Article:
Mar 24, 2013 News
-current terminal building to remain
-Chinese contractor insists it is capability
By Leonard Gildarie
Government yesterday turned the sod for a US$150M expansion of the Cheddi Jagan International Airport (CJIA) with officials signaling intentions to no longer pursue plans to demolish the current terminal building.
The building was constructed almost 12 years ago during a US$30M major reform of the Timehri International Airport, as it was known then. It was renamed CJIA then.
The terminal building, which airline officials have been saying has become too small amidst significant passengers’ growth, will be used for cargo handling, storage and a host of other services.
Under the 2011 contract with the Chinese contractor, China Harbour Engineering Company Limited (CHEC) under the Bharrat Jagdeo administration, the terminal building was set to be demolished by CJIA, at its own cost. But the building has remained in excellent condition and a decision was taken not to raze it.
An entire new terminal building, immediately south of the current one will now be built to the tune of US$47M, said Transport Minister, Robeson Benn yesterday during a sod turning ceremony at CJIA. Another US$58M will be spent to extend the main runway.
With preliminary works underway, construction is expected to start as early as May.
The event is part of the ongoing celebrations of 100 years of aviation in Guyana. Also there were President Donald Ramotar; CJIA’s Chief Chief Executive Officer; Ramesh Ghir, and Chairman, Ramesh Dookhoo; CHEC’s General Manager, Zhong Dong Tang; Chinese Ambassador to Guyana, Zhang Li Min, along with several airport officials and Government Ministers.
Also commissioned yesterday were new navigational and communication equipment at the airport’s Control Tower, which within recent years saw almost $1.1B spent to replace and upgrade aging systems critical to landing and take-off of aircrafts.
According to the Chief Executive Officer, since first flights back in 1913, the airport has grown in leaps and bounds, handling 4,000 international flights and 600,000 passengers, annually. The Control Tower last year would have been regulating 61,000 flights with 10,000 persons directly and indirectly depending on the facilities for a living.
In the next 20 years, current growth rates are suggesting passengers could very well double in numbers. The indications also are that aircraft makers will have to increase its production as more persons start flying.
The expansion will see a new terminal building that will include eight jet bridges and an extension of the current runway by another 1,000 meters. It will boast a bigger apron for planes, bigger parking lot, enhanced security features and concessions space for businesses.
New airlines are reluctant to come with their bigger wide-body Boeing 747 planes because of the short runway, said Ghir.
While CJIA was making a loss 10 years ago, expansions and reforms have seen income tripling its expenditure in recent years.
CHEC’s General Manager, Zhong Dong Tang, whose company initially had come in for criticisms, insisted that the company has successfully undertaken major infrastructural projects in Hong Kong and in Macau, China, and has been engaged in major contracts globally and in the Caribbean and South America.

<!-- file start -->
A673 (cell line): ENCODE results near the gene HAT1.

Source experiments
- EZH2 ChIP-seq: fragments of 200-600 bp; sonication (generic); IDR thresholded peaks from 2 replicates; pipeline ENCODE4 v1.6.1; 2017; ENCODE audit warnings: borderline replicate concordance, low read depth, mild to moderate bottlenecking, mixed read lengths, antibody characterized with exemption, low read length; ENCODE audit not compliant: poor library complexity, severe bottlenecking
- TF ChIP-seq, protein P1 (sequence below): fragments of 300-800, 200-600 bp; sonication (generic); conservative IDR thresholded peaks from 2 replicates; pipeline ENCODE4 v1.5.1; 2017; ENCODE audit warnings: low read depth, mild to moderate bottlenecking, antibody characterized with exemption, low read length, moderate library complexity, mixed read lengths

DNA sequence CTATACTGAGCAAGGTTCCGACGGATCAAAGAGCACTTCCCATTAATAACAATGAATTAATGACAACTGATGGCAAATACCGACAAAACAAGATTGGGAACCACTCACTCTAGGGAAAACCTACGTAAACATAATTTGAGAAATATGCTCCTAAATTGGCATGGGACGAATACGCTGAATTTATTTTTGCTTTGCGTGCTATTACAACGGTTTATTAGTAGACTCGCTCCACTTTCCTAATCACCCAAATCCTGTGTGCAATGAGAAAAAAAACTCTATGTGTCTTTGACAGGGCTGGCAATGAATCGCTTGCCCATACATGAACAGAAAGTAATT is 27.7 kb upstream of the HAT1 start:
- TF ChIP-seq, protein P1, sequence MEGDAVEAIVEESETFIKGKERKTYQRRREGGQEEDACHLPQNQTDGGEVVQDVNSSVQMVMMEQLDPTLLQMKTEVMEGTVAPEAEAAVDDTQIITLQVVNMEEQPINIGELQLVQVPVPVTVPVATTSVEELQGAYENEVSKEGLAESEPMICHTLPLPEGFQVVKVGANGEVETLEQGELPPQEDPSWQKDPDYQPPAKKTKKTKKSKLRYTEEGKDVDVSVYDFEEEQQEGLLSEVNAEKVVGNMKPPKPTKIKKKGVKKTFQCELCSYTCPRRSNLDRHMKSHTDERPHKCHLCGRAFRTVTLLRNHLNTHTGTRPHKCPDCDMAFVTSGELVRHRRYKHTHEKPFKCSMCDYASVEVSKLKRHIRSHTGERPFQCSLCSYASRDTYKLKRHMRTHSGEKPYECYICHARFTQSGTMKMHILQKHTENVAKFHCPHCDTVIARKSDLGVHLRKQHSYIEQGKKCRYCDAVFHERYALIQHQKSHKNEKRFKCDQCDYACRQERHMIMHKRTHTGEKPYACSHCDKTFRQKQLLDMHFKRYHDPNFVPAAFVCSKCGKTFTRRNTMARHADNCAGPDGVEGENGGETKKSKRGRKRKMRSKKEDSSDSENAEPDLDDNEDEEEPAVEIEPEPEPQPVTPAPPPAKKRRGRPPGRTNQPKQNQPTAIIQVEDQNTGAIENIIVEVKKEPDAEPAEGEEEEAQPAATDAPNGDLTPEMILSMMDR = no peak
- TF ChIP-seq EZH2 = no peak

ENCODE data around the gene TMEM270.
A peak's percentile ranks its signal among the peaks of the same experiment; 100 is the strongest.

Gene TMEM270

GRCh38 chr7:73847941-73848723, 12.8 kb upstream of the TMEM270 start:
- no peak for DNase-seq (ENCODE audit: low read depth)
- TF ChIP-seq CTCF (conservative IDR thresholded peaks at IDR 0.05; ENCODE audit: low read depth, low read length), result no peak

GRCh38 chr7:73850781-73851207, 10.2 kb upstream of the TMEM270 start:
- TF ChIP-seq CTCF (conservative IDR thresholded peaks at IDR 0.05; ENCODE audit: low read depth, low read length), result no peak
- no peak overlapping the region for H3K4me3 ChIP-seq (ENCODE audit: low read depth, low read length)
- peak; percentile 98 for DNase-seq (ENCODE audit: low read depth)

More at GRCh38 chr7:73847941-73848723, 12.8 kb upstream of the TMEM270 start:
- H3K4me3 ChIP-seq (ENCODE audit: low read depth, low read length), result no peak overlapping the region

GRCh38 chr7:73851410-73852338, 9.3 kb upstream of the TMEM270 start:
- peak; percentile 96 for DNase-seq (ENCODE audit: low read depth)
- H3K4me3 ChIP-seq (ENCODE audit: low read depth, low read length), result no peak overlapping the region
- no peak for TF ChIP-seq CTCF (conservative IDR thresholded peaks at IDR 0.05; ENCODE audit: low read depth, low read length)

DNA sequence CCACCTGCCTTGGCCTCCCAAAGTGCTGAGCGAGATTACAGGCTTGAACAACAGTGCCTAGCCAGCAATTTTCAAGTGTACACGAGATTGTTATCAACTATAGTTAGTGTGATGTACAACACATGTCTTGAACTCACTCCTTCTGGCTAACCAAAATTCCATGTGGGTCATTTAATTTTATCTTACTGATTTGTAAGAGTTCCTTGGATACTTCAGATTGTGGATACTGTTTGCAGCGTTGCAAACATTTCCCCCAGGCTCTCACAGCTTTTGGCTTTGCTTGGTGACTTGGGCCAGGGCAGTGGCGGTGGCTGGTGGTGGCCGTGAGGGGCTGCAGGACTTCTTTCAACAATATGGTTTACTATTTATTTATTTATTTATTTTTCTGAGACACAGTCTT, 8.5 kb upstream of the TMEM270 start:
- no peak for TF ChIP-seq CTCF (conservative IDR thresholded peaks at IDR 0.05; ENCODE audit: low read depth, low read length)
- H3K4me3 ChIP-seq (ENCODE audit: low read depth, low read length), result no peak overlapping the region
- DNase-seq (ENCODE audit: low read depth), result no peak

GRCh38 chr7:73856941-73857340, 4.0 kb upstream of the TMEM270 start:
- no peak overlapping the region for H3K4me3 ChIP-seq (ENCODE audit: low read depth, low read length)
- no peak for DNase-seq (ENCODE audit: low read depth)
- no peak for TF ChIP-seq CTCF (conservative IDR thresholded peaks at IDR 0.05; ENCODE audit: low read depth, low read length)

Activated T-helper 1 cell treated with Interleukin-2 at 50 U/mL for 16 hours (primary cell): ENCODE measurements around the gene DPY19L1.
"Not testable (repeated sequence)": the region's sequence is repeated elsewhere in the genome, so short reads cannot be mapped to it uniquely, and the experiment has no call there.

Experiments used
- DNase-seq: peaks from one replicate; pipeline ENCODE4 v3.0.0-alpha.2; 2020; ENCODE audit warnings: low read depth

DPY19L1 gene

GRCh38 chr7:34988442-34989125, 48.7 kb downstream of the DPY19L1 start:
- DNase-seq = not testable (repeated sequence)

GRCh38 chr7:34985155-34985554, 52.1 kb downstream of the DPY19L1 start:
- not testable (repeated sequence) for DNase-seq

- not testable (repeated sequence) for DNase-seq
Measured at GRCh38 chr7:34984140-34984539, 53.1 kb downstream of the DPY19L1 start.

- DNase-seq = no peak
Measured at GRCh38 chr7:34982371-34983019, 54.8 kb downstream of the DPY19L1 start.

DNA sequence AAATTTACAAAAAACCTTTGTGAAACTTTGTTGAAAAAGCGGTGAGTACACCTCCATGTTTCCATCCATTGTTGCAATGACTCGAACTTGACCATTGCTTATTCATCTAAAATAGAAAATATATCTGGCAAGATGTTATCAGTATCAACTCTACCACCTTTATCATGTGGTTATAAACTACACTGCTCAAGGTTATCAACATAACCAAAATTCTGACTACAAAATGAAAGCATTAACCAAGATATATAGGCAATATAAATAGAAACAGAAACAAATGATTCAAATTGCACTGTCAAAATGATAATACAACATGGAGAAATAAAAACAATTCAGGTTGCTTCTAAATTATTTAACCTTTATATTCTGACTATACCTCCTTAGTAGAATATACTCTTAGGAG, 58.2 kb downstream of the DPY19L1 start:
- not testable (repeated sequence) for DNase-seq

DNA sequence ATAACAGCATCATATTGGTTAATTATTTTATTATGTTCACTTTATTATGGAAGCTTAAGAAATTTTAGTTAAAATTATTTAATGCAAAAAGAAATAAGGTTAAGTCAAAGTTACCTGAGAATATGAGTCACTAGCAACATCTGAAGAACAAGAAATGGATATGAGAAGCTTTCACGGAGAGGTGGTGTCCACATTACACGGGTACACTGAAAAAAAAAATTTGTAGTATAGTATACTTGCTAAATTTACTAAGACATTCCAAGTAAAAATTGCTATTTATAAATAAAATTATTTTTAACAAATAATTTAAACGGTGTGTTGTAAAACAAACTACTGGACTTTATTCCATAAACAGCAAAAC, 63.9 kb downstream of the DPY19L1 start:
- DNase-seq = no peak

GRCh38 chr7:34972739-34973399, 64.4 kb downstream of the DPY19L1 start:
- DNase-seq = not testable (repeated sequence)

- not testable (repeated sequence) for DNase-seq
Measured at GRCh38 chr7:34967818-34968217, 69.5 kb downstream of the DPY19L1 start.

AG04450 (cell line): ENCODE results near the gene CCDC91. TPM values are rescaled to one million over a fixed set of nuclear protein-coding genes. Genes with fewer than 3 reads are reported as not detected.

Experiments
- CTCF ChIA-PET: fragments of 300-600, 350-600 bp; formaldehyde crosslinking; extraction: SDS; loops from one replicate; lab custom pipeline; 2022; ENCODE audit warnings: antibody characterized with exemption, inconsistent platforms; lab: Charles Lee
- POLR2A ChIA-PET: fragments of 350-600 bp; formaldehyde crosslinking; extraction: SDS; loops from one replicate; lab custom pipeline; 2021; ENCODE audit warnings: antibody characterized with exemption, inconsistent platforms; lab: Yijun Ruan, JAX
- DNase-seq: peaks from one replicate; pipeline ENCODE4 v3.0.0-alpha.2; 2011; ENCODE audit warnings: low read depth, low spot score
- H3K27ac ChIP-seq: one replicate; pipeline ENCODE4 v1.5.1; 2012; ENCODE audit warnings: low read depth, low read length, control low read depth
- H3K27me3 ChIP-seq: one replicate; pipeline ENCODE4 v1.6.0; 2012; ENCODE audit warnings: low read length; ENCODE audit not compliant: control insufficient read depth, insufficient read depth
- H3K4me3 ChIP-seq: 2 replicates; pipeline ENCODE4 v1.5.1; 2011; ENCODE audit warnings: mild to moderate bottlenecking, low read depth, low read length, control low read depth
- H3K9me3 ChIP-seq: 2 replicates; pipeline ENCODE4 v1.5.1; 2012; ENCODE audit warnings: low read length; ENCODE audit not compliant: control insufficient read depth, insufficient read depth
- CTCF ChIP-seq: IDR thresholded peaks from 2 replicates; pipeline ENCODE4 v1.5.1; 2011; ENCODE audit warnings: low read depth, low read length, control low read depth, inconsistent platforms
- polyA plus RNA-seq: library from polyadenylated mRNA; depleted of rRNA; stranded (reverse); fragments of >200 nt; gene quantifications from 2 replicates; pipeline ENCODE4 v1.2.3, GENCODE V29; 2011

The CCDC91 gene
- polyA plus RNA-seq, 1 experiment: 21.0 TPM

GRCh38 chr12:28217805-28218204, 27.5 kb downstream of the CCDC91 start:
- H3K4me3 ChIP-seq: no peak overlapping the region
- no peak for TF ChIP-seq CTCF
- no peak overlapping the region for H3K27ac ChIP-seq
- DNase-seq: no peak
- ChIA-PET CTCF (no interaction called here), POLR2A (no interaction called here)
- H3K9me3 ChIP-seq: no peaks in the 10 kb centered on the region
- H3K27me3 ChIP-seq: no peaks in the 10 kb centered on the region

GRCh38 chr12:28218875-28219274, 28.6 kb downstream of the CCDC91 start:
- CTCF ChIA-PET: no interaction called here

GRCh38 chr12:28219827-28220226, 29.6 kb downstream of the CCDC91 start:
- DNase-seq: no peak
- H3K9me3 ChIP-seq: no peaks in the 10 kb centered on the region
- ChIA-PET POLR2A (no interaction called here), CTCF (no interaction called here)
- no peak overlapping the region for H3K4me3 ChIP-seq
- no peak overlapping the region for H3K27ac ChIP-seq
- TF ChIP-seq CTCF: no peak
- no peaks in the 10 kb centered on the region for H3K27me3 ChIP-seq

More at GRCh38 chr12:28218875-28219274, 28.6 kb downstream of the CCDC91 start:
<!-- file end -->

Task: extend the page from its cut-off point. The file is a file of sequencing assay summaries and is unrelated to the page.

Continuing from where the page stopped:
In making his case for CHEC’s capacity, he listed contracts in Mexico and even in neighbouring Brazil.
Tang made it clear that CHEC is looking for more projects in Guyana.
Minister Benn, in making his case for a new airport, admitted that the criticisms have been many but the fact remains that several CARICOM countries have recognized the importance of an airport expansion. Barbados and The Bahamas are classical examples.
Compared to the rest, and with Guyana’s strategic geographical position at northern tip of the Southern America continent, the investments are “modest”, he said.
Chinese Ambassador Zhang Li Min in plugging Guyana and China’s growing relations, assured that CHEC will be delivering quality work. He promised that the standard set by CHEC will be one to be followed by other Chinese companies coming to Guyana.
According to President Ramotar, the financial crisis in North America and Europe has seen the development of the “south-south” relationship with ties being born with the emerging power countries including Brazil, China and India.
Plugging the US$840M Amaila Falls hydro power project, another Chinese contracted project, the official stressed that it will move Guyana from an agro-producing nation to being one of agro-processors.
The time will come when Guyanese abroad will be clamoring to come back.
Noting the contributions of the Chinese in Guyana, the President acknowledged the emerging sectors of the economy which also include tourism.
He too was convinced that Guyana’s strategic location in South America makes it an ideal spot to attract flights from China (Asia) and Africa.
Earlier yesterday, President Ramotar also inspected a recently installed, new body scanner at the Departure area of the airport.
CHEC’s US$138M contract will see it building the new terminal and lengthening the runway.
Government has signed an agreement for financing with China for a loan to the tune of US$130M. Government has since said it will be plugging another US$20M or so for the expansion.
The project had generated controversy in 2011 when a Jamaica newspaper broke the news that the Guyana Government signed a deal with CHEC. CHEC has an office in Jamaica.
Government later said that it was about to announce the signing when the news was prematurely leaked.
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